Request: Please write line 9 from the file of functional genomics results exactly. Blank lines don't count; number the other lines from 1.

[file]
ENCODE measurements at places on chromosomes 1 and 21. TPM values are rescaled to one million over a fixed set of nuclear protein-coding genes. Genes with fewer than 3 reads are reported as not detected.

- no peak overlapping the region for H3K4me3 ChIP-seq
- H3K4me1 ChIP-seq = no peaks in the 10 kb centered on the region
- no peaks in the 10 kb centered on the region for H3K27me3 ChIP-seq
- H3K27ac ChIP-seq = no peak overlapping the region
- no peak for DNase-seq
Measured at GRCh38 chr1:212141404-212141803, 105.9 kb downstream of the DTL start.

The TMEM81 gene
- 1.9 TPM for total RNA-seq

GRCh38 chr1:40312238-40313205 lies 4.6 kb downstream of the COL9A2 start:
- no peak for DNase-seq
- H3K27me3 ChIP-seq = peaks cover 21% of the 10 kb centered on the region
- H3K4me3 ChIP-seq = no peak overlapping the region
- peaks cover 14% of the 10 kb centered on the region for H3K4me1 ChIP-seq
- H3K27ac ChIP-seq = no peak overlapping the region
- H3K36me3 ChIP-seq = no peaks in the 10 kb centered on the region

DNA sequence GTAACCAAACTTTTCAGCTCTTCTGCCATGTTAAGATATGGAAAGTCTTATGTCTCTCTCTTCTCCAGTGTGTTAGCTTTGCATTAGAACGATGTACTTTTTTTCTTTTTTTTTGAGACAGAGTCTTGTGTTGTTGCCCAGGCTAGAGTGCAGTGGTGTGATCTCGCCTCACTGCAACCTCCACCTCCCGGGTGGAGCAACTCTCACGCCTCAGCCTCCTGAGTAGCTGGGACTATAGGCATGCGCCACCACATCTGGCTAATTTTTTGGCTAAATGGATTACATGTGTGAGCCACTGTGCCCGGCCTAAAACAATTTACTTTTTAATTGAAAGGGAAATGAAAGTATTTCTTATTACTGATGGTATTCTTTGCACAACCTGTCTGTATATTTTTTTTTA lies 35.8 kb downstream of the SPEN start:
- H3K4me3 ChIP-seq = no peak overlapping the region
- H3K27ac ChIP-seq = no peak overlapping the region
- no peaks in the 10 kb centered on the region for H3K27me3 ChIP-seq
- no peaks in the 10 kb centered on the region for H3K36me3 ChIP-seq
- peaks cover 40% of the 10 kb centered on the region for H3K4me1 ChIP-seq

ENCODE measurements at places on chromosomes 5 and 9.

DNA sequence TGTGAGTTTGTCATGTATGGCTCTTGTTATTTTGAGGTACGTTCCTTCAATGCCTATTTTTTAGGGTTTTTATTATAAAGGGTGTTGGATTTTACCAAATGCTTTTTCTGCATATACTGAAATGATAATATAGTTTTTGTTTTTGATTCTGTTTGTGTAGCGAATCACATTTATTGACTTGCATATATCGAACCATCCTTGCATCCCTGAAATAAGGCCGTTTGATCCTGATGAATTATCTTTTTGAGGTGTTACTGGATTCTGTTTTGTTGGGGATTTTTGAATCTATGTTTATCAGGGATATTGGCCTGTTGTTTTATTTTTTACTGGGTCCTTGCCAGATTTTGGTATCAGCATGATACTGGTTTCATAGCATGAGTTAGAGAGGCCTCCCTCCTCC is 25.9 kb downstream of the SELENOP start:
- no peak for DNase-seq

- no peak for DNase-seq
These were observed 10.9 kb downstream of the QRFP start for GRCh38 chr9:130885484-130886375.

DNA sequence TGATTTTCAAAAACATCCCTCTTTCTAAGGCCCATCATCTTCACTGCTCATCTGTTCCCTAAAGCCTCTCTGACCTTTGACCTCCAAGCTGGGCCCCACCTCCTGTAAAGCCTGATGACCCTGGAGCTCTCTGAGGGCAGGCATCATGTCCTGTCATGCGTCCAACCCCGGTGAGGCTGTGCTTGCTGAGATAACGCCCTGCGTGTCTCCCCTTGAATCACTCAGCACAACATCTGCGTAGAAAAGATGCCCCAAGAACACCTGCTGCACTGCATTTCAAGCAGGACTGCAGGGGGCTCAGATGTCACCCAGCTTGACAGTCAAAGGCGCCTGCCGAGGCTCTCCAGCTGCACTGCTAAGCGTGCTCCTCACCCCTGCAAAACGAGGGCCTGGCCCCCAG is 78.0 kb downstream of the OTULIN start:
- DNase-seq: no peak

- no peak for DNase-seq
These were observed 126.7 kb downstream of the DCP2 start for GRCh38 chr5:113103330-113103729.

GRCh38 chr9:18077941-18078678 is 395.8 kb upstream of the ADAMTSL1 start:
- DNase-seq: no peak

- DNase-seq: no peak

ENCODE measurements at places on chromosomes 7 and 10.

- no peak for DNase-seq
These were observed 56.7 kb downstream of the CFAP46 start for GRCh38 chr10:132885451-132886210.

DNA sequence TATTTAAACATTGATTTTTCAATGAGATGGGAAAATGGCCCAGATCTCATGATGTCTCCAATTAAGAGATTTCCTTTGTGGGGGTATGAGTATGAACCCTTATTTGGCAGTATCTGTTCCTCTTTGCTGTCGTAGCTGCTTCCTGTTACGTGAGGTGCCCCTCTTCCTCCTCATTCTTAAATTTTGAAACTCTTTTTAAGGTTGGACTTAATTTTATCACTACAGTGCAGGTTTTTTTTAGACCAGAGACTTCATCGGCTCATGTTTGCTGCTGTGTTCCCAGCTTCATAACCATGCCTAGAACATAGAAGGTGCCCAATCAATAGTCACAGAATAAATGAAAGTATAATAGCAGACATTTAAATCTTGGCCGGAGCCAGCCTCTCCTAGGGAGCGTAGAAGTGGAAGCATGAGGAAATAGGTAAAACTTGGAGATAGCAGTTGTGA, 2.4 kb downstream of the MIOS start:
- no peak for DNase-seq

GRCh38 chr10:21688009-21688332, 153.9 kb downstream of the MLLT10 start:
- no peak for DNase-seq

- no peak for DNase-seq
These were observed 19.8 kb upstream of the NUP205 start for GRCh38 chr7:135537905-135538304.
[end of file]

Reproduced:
- 1.9 TPM for total RNA-seq